·         In the south -western aridic zone wind action has played a major role in the formation of these soils. These are sand dune studded. The soils are covered by wind blown sand.

·        The soils are light in colour from yellow to light brown. These soils are suitable for the cultivation of cotton, moth, citrus, wheat, bajra and other Kharif fodder. The soils suffer from wind erosion especially in the summers. 

Kandi Soils

·        These soils are found in the areas of Pathankot tehsil of Gurdaspur, larger parts of Hoshiarpur, Nawashehar and Ropar districts.

·        These soils have a sandy, sandy loam, silt loam and clay- silt to gravelly texture.

·        The texture becomes coarser and rougher eastward the Shivaliks hills where gravel, pebbles and conglomerates predominates.

·        These have been deposited by numerous choes coming from shivaliks hills. The soils are badly eroded and less productive and are suitable from dry farming. 

Sierozems

·        These soils cover nearly 25% area of the state. Sierozems are grey soils of semi arid parts of Punjab with an average annual rainfall from 50cm to 70cm, the general air temperature ranges from 24° C to 25° C and have grass and deciduous vegetation.

·        These soils are found in eastern half of the malwa plain in Ludhiana districts, northern and central parts of Sangrur district, Fatehgarh Sahib district, Rajpura and Patiala district, western parts of Patiala district and some inter dunal areas of Faridkot districts.

·         In Doaba and Majha region this soils cover is found in the form of a long belt extending from Mukerian in north through Tanda, Jalandharm Adampur, Nakodar blocks in the south.

·        The soil cover also extends over the westermn parts of Kapurthala districts and Tarn Taran and Patti tehsils of Amritsar districts.

·        The soils are overall grey colour which indicates its deficiency in organic matter. Nitrogen and Potash are not sufficient. pH value ranges between 7.8 to 8.5.

·        These soils are known as Camborthids or calciorthids in south-western Punjab and Ustochrepts in central Punjab in Taxonomy Classification of soils of Punjab.

·        These soils produce highest yield of wheat under irrigation. Paddy cultivation has been introduced in these soils. Excessive irrigation has resulted in some form of salinity.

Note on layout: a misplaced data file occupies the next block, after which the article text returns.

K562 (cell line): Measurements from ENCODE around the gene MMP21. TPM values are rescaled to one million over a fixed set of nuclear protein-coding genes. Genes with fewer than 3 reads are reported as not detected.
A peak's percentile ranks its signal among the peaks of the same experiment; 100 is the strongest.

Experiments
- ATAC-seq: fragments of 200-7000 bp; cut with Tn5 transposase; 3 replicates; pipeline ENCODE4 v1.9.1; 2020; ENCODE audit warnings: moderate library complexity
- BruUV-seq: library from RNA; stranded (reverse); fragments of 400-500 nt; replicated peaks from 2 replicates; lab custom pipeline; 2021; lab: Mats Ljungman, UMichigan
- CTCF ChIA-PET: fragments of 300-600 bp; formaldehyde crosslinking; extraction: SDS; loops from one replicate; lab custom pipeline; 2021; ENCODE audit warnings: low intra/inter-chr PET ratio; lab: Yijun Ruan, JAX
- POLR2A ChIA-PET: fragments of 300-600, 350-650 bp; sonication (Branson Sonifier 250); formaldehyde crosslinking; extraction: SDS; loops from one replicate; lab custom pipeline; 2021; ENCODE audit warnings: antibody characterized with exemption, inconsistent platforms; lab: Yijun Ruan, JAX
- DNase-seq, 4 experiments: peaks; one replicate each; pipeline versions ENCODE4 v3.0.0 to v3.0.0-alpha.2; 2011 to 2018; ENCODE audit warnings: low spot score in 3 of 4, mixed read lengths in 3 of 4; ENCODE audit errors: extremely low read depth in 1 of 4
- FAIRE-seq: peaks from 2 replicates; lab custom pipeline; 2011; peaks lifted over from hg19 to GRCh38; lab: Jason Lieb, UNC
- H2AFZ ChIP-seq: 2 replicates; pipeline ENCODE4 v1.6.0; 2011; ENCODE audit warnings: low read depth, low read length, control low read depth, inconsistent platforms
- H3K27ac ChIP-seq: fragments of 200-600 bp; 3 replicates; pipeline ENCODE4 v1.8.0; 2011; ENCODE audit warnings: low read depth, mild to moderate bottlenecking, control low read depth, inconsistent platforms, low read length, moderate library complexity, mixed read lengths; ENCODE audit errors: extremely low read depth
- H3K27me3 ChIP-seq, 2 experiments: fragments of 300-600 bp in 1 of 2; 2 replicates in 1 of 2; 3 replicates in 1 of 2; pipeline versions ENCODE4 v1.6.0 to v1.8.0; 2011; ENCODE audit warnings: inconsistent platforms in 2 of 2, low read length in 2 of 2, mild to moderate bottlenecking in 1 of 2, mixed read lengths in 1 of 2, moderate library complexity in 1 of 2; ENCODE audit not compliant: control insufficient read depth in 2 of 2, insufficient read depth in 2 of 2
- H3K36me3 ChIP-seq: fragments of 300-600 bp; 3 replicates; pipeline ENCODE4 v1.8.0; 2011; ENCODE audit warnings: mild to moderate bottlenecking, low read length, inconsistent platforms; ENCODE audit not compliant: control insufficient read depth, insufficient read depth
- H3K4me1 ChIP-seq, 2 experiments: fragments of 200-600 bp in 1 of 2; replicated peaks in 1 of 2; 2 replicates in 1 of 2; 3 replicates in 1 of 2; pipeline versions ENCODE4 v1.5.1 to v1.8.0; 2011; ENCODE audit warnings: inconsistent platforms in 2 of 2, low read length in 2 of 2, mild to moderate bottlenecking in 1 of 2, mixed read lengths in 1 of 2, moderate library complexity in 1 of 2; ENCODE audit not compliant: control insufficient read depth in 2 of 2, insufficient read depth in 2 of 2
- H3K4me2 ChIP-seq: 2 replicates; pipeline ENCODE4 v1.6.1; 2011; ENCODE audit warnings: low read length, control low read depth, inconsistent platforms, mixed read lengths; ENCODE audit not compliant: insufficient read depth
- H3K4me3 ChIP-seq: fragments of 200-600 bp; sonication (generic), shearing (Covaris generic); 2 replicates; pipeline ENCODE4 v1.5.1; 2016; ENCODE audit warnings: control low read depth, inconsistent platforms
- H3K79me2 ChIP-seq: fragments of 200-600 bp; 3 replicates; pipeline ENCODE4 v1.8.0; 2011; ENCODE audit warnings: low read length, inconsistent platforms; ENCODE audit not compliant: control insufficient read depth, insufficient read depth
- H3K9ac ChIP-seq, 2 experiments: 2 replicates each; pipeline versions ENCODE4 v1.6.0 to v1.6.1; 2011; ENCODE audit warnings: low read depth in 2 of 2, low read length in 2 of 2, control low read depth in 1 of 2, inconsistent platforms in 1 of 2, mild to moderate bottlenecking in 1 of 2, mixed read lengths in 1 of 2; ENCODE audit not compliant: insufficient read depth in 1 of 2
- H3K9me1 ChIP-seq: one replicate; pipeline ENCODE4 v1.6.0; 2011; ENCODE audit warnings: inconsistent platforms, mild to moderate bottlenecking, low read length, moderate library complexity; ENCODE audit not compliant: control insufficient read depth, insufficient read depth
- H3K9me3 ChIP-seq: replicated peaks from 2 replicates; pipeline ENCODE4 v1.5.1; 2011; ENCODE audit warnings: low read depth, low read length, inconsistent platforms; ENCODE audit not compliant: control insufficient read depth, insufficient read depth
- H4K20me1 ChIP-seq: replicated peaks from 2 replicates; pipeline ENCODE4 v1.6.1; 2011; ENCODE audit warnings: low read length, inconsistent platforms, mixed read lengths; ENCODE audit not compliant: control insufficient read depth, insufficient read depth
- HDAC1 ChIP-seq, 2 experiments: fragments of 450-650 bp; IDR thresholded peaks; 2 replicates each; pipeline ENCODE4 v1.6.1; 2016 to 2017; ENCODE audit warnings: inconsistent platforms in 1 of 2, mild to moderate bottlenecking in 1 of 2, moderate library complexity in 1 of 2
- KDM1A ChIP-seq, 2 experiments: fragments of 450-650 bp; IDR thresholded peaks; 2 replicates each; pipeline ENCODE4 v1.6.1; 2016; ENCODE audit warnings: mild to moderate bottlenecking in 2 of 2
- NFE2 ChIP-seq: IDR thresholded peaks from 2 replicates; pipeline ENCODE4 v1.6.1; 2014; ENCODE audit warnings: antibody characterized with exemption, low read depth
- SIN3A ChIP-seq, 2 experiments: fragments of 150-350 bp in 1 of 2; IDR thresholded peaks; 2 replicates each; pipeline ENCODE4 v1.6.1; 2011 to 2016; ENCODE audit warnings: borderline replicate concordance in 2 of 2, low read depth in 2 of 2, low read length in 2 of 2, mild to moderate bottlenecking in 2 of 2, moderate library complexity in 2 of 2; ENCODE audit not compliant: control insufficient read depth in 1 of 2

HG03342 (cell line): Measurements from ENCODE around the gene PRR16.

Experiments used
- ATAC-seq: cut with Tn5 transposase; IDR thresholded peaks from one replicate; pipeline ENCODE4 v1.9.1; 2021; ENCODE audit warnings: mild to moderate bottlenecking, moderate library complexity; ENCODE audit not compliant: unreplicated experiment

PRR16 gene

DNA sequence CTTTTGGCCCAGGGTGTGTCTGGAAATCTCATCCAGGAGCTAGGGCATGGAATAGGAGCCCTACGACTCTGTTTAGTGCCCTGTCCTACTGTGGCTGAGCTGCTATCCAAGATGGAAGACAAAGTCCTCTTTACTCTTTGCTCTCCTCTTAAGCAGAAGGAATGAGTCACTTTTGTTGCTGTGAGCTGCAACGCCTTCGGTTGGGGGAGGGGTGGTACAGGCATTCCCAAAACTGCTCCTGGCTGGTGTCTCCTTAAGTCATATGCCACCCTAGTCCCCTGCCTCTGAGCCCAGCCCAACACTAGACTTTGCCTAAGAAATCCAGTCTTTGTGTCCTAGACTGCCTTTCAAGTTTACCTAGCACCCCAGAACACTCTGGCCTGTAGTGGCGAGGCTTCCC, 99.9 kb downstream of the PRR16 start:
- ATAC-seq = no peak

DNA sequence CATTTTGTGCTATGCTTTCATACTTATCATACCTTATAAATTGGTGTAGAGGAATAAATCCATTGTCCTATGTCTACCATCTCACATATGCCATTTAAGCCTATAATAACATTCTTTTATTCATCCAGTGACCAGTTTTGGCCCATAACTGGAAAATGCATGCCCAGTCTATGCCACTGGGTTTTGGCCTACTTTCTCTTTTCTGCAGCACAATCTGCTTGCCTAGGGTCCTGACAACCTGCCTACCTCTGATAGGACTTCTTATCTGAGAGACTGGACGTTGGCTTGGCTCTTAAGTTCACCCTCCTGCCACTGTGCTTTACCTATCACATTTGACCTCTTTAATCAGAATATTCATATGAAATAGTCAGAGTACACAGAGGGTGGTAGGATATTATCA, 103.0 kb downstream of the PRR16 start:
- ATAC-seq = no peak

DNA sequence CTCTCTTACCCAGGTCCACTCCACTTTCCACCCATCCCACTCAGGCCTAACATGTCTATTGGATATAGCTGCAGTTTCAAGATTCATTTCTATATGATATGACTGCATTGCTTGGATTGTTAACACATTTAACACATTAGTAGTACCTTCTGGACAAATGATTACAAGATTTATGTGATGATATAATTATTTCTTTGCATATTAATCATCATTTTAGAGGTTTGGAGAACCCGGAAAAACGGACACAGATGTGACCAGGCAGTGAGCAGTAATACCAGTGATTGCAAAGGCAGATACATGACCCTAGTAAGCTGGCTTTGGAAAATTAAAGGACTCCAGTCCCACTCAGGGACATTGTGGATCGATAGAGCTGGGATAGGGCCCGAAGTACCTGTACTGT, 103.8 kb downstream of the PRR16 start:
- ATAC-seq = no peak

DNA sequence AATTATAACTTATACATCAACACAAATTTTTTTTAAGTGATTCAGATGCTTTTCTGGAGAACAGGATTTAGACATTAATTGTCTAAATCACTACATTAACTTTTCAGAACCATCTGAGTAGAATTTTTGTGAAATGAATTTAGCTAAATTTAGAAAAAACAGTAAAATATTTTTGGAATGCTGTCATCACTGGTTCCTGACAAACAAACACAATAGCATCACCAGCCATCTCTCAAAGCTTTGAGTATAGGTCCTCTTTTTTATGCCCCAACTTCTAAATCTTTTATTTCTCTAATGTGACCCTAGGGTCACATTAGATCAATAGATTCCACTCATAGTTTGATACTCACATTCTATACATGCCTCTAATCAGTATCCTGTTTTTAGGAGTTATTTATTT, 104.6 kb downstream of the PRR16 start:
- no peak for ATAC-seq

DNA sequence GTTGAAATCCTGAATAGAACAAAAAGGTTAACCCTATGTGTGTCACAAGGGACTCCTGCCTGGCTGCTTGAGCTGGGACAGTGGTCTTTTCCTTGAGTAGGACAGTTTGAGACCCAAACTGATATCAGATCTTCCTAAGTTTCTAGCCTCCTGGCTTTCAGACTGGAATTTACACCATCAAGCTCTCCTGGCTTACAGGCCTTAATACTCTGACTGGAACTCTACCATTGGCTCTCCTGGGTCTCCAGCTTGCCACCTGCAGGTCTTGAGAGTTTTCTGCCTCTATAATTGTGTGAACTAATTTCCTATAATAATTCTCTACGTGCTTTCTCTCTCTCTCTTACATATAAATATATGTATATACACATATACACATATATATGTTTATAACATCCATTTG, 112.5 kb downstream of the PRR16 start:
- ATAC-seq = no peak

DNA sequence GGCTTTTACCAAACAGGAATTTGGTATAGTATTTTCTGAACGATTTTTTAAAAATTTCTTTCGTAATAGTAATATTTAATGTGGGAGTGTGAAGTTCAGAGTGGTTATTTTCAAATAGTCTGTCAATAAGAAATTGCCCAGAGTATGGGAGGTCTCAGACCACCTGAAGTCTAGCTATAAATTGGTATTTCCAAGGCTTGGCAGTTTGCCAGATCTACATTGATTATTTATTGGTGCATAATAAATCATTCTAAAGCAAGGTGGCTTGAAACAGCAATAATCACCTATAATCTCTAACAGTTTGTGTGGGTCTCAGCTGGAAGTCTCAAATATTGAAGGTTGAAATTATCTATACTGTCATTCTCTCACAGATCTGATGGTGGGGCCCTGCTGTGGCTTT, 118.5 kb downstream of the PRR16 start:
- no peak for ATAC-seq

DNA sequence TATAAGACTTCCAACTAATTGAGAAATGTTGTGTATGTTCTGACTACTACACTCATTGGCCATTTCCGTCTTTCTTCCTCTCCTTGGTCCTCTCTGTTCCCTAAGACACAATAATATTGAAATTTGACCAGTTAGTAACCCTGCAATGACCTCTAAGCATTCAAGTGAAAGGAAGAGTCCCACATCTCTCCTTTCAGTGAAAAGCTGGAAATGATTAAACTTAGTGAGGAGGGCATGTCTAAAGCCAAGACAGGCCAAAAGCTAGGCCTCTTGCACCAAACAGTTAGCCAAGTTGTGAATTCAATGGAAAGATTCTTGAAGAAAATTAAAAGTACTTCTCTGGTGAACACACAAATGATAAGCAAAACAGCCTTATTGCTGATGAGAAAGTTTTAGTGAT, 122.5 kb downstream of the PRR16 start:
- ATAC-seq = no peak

Grey- Brown Podzolic & Forest Soils

·        These are the Shivalik stony, gravelly and sandy soils of some blocks of Gurdaspur districts and Shivalik hill zone of Hoshiarpur, Nawashehar and Ropar districts. These soils have developed under shrub and deciduous forests, steep slopes and rugged topography, much water erosion and less hot temperature conditions. These soils are reddish brown to olive brown in colour. 

Sodic and Saline Soils 

·        On account of climate and topography, anthropogenic activities and mismanagement, soils suffer from various kinds and degree of degradation, particularly salinity and sodicity.

·        Salinity is the presence of high content of soluble salts (more than 0.2 percent) which make it difficult for the plants to absorb water from saline soils. The salt moves up and down in the soil along with soil water.

·        The pH values are generally 7.3 to 8.5 and the soil is neutral in reaction. Sodic soils have a higher percentage of sodium ( more than 15 %) salt and high pH value above 8.5 and strong alkaline reaction.

·        There are large tracts of slightly to moderately saline/sodic soil in Malwa plain due to aridity and depression like lower position of Fazilka, Jalalabad, Guru Harsahai, Talwandi  Bhai in Firozpur district, northern parts of Faridkot and Mukatsar districts, eastern parts  of Mansa district, Govindgarh, Khokhar area of Sangrur district and Samana.

·        All areas of saline/sodic soils lies along or across Bikaner canal, Abohar, Bathinda, Ghagghar and Kotla branches of Sirhind canal and Bhakra canal in these areas.

·        Saline soils of south-western Punjab are of recent origin resulting from surface flooding and or rise in the ground water.

·        During summer period of excessive evaporation, salts accumulate at the surface. Lower terraces, along river Ravi, in Amritsar and Gurdaspur districts and along river Satluj in Nakodar and Sultanpur tehsil and south western parts of Kapurthala have uncultivated moderately to severely sodic and saline soils which are water logged pockets. They have aquatic horizon.

                                                                              Source: Department of Soil & Water Conservation, Punjab